By Mandipa Masenyama
AN ongoing operation by the Zimbabwe Republic Police (ZRP) aimed at ridding the country of illegal taxis, commonly referred to as mushikashika in reference to their disorderly manner of operating, has left thousands of commuters stranded as fares have been drastically hiked.
To add to the misery of commuters, stubborn mushikashika operators, who are playing cat and mouse with the police, are now charging fares in American dollars.
The illegal taxi operators are taking advantage of the shortage of government-funded Zupco buses, and the fact that its employees knock off earlier.
Despite commissioning new buses almost every month since last year, Zupco is yet to meet demand.
As of Wednesday last week, travelling between Ruwa and the Harare CBD cost US$1.50 up from US$0.50 while residents of Chitungwiza and areas around Glen View are now being forced to fork out US$2, up from US$1.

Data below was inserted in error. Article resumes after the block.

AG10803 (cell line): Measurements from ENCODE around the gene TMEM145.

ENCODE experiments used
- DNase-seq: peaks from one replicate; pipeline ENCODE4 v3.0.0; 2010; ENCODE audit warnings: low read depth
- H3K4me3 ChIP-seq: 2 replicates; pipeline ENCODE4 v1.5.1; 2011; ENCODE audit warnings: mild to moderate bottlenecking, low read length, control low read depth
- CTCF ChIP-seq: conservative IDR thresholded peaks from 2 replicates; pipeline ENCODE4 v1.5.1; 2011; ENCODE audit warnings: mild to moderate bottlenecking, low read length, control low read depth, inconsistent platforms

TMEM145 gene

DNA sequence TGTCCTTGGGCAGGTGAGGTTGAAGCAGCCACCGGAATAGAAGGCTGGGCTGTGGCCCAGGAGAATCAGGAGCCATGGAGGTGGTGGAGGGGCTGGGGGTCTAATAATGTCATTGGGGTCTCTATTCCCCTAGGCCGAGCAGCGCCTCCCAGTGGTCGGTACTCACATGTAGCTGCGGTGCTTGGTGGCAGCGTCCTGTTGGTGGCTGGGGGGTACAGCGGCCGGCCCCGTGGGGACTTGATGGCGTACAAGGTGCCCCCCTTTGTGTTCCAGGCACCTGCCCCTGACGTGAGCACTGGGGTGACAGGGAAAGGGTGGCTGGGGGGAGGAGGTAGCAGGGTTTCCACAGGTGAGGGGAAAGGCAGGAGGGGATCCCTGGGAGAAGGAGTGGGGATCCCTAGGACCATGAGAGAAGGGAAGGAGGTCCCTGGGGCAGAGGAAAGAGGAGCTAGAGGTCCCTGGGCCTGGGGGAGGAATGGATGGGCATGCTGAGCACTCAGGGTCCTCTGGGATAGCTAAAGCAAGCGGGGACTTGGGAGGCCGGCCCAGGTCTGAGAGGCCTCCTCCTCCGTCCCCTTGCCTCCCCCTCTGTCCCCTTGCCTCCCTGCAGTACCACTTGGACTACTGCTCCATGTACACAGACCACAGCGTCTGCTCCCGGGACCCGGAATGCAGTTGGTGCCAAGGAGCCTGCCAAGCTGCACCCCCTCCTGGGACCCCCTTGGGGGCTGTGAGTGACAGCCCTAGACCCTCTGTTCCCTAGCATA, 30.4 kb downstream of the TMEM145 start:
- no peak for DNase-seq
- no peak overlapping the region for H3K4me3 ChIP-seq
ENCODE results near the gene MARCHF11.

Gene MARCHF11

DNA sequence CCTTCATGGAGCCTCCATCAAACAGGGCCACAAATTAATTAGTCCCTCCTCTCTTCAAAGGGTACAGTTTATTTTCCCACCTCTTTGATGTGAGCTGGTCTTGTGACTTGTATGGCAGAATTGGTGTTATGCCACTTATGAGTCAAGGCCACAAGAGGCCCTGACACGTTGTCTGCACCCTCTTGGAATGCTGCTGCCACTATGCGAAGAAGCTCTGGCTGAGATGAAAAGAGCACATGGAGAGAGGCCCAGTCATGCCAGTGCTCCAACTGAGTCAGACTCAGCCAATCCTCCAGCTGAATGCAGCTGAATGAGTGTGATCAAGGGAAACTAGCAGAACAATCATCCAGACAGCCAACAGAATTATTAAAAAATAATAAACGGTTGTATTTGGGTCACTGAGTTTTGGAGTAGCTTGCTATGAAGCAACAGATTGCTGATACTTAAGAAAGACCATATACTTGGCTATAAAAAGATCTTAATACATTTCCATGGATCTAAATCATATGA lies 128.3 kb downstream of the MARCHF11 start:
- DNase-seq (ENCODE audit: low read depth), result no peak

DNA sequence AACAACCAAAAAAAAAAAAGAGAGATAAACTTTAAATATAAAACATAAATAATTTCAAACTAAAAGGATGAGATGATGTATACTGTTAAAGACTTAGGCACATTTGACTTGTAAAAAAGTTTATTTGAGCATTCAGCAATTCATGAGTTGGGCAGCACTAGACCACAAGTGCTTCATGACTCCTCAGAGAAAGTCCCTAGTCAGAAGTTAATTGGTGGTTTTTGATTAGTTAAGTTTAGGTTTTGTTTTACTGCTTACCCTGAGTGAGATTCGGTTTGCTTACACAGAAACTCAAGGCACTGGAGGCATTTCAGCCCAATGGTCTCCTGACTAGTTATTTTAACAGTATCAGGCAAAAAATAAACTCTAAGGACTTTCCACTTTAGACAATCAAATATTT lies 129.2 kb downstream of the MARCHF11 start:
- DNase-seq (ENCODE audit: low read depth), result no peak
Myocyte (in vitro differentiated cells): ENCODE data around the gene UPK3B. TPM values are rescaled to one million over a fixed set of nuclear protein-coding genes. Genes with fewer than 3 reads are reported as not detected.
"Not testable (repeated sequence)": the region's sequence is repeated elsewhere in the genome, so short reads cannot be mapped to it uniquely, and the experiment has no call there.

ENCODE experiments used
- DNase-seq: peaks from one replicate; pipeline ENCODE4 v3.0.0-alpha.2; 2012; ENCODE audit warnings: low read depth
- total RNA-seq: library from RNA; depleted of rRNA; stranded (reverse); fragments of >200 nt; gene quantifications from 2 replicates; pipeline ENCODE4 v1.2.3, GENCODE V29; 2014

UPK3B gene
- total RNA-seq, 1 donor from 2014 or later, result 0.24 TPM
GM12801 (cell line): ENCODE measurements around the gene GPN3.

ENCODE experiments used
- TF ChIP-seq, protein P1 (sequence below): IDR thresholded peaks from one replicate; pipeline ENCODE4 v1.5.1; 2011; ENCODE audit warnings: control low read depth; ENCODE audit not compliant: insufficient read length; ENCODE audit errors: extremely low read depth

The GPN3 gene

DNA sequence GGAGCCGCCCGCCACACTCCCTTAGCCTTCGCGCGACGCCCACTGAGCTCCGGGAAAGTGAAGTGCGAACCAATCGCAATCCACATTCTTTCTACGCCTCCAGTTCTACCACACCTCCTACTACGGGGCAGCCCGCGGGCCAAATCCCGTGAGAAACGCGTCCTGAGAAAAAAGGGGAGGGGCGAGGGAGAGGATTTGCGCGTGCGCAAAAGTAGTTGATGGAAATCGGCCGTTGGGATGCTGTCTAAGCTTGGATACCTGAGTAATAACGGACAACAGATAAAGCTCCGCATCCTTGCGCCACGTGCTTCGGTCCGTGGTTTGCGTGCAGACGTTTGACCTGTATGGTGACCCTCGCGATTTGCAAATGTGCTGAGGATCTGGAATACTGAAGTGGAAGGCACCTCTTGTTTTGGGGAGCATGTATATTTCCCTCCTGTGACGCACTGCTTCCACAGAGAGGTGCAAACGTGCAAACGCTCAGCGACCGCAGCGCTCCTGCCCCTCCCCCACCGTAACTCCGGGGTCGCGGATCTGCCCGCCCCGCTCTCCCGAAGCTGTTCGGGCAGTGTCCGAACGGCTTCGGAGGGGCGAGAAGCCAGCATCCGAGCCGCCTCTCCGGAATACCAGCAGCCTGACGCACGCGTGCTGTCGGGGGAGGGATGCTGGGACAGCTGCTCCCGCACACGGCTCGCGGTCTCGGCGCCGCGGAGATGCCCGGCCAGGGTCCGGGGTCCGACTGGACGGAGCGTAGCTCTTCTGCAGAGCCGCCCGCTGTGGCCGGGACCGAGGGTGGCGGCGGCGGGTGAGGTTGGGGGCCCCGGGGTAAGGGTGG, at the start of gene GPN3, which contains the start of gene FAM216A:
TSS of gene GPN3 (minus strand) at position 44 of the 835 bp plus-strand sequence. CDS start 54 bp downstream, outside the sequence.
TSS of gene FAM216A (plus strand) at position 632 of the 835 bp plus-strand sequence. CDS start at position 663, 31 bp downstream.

“Transport has been a challenge since most of this week,” said Joyce Munemo, who stays in Chitungwiza.
“Now that the government and the police are impounding illegal taxis, we are being forced to pay US$2 to get into town and also to go back home. Just a few days ago before the blitz, we used to pay $1 to get into town and we are now paying times two the money we used to pay.”
The blitz, which has been dubbed ‘Respect Other Road Users/ Remekedzai Vamwe Vanoshandisa Mugwagwa/ Hlonipani Abanye Abasebenzisa Umgwaqo’, has been extended to unregistered vehicles as well as street kids who control traffic at busy intersections and vendors.
“Government has failed us the citizens,” sayd said Ashley Matutu.
“Yes, they brought in Zupco buses, but the buses are failing to accommodate everyone because private cars are now expensive to board.
“We have been waiting here for the Zupco buses since 4pm and it is now 6pm. From Damafalls we used to pay $1 to get into town, but now the transport fee being demanded is $2,50,” .
According to the police, 700 motorists have so far been arrested.